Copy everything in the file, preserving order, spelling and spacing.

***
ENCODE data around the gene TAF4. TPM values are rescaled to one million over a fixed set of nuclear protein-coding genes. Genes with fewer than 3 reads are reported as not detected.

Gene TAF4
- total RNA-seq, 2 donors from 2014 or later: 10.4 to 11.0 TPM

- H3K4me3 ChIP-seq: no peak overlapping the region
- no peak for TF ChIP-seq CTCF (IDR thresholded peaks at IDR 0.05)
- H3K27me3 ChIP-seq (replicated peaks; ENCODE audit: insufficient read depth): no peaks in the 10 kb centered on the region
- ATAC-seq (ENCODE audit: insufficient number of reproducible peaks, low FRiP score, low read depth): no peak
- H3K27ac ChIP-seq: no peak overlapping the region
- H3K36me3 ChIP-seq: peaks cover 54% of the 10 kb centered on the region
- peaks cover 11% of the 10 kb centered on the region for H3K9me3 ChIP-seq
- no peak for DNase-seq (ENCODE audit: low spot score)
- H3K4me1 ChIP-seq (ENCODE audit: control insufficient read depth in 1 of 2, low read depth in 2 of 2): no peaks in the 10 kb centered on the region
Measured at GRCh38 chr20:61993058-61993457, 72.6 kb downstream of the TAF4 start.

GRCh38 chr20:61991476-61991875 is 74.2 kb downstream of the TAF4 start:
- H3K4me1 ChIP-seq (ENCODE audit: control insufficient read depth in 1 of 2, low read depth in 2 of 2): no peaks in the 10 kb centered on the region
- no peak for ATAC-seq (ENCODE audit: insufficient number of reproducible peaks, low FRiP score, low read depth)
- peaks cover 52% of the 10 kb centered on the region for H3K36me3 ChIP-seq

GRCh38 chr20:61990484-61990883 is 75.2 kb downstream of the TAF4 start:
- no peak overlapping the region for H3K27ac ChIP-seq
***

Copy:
ENCODE data around the gene TAF4. TPM values are rescaled to one million over a fixed set of nuclear protein-coding genes. Genes with fewer than 3 reads are reported as not detected.

Gene TAF4
- total RNA-seq, 2 donors from 2014 or later: 10.4 to 11.0 TPM

- H3K4me3 ChIP-seq: no peak overlapping the region
- no peak for TF ChIP-seq CTCF (IDR thresholded peaks at IDR 0.05)
- H3K27me3 ChIP-seq (replicated peaks; ENCODE audit: insufficient read depth): no peaks in the 10 kb centered on the region
- ATAC-seq (ENCODE audit: insufficient number of reproducible peaks, low FRiP score, low read depth): no peak
- H3K27ac ChIP-seq: no peak overlapping the region
- H3K36me3 ChIP-seq: peaks cover 54% of the 10 kb centered on the region
- peaks cover 11% of the 10 kb centered on the region for H3K9me3 ChIP-seq
- no peak for DNase-seq (ENCODE audit: low spot score)
- H3K4me1 ChIP-seq (ENCODE audit: control insufficient read depth in 1 of 2, low read depth in 2 of 2): no peaks in the 10 kb centered on the region
Measured at GRCh38 chr20:61993058-61993457, 72.6 kb downstream of the TAF4 start.

GRCh38 chr20:61991476-61991875 is 74.2 kb downstream of the TAF4 start:
- H3K4me1 ChIP-seq (ENCODE audit: control insufficient read depth in 1 of 2, low read depth in 2 of 2): no peaks in the 10 kb centered on the region
- no peak for ATAC-seq (ENCODE audit: insufficient number of reproducible peaks, low FRiP score, low read depth)
- peaks cover 52% of the 10 kb centered on the region for H3K36me3 ChIP-seq

GRCh38 chr20:61990484-61990883 is 75.2 kb downstream of the TAF4 start:
- no peak overlapping the region for H3K27ac ChIP-seq